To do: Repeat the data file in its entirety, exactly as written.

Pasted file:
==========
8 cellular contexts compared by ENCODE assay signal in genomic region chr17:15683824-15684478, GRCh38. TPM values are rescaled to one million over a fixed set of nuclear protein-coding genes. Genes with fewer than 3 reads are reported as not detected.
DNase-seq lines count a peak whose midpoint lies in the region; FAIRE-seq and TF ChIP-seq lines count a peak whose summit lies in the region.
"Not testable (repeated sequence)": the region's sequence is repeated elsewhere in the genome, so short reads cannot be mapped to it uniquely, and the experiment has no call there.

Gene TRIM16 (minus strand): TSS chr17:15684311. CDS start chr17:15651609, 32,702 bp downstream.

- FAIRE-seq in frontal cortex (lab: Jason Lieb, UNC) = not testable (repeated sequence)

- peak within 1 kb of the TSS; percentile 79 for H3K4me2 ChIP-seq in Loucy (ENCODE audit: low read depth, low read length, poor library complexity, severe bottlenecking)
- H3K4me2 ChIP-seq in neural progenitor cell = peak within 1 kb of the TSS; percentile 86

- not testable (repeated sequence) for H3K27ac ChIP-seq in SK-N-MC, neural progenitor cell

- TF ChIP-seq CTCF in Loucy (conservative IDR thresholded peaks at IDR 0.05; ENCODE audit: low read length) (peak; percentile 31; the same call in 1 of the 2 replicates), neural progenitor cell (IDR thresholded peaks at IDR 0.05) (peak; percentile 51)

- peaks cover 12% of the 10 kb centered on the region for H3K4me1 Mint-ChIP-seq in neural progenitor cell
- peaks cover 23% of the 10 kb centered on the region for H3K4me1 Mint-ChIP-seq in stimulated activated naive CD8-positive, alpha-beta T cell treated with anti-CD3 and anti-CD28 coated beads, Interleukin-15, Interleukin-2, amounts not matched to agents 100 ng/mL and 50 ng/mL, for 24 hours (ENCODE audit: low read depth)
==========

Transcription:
8 cellular contexts compared by ENCODE assay signal in genomic region chr17:15683824-15684478, GRCh38. TPM values are rescaled to one million over a fixed set of nuclear protein-coding genes. Genes with fewer than 3 reads are reported as not detected.
DNase-seq lines count a peak whose midpoint lies in the region; FAIRE-seq and TF ChIP-seq lines count a peak whose summit lies in the region.
"Not testable (repeated sequence)": the region's sequence is repeated elsewhere in the genome, so short reads cannot be mapped to it uniquely, and the experiment has no call there.

Gene TRIM16 (minus strand): TSS chr17:15684311. CDS start chr17:15651609, 32,702 bp downstream.

- FAIRE-seq in frontal cortex (lab: Jason Lieb, UNC) = not testable (repeated sequence)

- peak within 1 kb of the TSS; percentile 79 for H3K4me2 ChIP-seq in Loucy (ENCODE audit: low read depth, low read length, poor library complexity, severe bottlenecking)
- H3K4me2 ChIP-seq in neural progenitor cell = peak within 1 kb of the TSS; percentile 86

- not testable (repeated sequence) for H3K27ac ChIP-seq in SK-N-MC, neural progenitor cell

- TF ChIP-seq CTCF in Loucy (conservative IDR thresholded peaks at IDR 0.05; ENCODE audit: low read length) (peak; percentile 31; the same call in 1 of the 2 replicates), neural progenitor cell (IDR thresholded peaks at IDR 0.05) (peak; percentile 51)

- peaks cover 12% of the 10 kb centered on the region for H3K4me1 Mint-ChIP-seq in neural progenitor cell
- peaks cover 23% of the 10 kb centered on the region for H3K4me1 Mint-ChIP-seq in stimulated activated naive CD8-positive, alpha-beta T cell treated with anti-CD3 and anti-CD28 coated beads, Interleukin-15, Interleukin-2, amounts not matched to agents 100 ng/mL and 50 ng/mL, for 24 hours (ENCODE audit: low read depth)